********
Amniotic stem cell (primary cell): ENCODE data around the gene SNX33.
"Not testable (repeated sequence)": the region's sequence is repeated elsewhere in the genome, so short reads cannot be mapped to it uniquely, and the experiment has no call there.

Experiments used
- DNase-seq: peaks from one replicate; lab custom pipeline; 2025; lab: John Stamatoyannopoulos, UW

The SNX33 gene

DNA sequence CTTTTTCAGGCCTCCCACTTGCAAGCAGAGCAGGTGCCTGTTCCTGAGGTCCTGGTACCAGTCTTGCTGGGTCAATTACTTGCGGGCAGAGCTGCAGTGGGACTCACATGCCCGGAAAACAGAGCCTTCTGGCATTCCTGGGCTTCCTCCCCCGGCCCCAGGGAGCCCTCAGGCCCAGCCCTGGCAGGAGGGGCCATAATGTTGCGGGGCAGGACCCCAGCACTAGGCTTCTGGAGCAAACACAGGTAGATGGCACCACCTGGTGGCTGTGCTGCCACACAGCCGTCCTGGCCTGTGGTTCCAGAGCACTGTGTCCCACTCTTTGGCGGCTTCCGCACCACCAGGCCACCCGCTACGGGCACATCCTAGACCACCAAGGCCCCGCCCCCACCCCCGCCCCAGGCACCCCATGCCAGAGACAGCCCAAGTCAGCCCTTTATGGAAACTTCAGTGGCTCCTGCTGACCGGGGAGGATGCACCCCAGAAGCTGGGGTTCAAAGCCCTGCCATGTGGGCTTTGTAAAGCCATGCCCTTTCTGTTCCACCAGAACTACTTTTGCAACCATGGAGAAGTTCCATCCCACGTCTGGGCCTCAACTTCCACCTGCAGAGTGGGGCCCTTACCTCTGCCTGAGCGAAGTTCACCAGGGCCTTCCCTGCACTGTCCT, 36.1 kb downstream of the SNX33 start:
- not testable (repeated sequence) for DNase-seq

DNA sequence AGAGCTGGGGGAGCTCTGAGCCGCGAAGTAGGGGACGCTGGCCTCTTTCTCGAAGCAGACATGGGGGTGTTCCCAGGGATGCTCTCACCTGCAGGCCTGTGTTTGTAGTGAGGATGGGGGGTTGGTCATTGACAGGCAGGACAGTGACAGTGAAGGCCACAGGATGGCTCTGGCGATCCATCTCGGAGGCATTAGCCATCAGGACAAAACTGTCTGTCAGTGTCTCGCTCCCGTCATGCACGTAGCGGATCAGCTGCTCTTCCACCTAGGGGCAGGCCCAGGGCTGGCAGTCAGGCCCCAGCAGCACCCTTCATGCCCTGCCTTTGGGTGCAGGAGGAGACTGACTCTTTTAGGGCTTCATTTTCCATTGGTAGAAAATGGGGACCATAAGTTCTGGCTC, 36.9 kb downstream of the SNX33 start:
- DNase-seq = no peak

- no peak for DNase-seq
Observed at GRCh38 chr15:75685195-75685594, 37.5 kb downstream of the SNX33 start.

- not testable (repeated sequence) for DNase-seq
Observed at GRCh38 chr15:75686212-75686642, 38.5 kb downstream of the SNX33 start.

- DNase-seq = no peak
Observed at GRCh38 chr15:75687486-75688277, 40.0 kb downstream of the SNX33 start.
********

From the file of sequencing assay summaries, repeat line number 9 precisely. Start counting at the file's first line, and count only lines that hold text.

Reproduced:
- DNase-seq = no peak